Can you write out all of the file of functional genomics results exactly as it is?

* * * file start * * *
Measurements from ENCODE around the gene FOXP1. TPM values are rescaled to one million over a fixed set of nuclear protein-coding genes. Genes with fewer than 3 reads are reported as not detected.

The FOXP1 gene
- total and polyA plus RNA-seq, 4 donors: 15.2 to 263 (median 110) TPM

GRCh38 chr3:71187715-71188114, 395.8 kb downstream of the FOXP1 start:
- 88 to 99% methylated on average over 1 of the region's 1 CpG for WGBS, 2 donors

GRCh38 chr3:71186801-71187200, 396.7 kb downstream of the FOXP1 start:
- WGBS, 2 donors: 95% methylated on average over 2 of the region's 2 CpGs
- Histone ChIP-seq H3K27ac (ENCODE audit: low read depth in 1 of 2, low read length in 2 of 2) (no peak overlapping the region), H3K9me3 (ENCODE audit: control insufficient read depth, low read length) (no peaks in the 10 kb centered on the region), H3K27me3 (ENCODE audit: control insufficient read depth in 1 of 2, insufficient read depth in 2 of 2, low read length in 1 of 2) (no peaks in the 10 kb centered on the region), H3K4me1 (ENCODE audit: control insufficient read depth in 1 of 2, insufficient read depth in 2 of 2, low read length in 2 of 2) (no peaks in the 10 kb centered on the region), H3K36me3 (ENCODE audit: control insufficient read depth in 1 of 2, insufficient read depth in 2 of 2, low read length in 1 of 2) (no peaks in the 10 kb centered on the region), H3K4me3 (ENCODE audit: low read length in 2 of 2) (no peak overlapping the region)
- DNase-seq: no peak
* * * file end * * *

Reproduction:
Measurements from ENCODE around the gene FOXP1. TPM values are rescaled to one million over a fixed set of nuclear protein-coding genes. Genes with fewer than 3 reads are reported as not detected.

The FOXP1 gene
- total and polyA plus RNA-seq, 4 donors: 15.2 to 263 (median 110) TPM

GRCh38 chr3:71187715-71188114, 395.8 kb downstream of the FOXP1 start:
- 88 to 99% methylated on average over 1 of the region's 1 CpG for WGBS, 2 donors

GRCh38 chr3:71186801-71187200, 396.7 kb downstream of the FOXP1 start:
- WGBS, 2 donors: 95% methylated on average over 2 of the region's 2 CpGs
- Histone ChIP-seq H3K27ac (ENCODE audit: low read depth in 1 of 2, low read length in 2 of 2) (no peak overlapping the region), H3K9me3 (ENCODE audit: control insufficient read depth, low read length) (no peaks in the 10 kb centered on the region), H3K27me3 (ENCODE audit: control insufficient read depth in 1 of 2, insufficient read depth in 2 of 2, low read length in 1 of 2) (no peaks in the 10 kb centered on the region), H3K4me1 (ENCODE audit: control insufficient read depth in 1 of 2, insufficient read depth in 2 of 2, low read length in 2 of 2) (no peaks in the 10 kb centered on the region), H3K36me3 (ENCODE audit: control insufficient read depth in 1 of 2, insufficient read depth in 2 of 2, low read length in 1 of 2) (no peaks in the 10 kb centered on the region), H3K4me3 (ENCODE audit: low read length in 2 of 2) (no peak overlapping the region)
- DNase-seq: no peak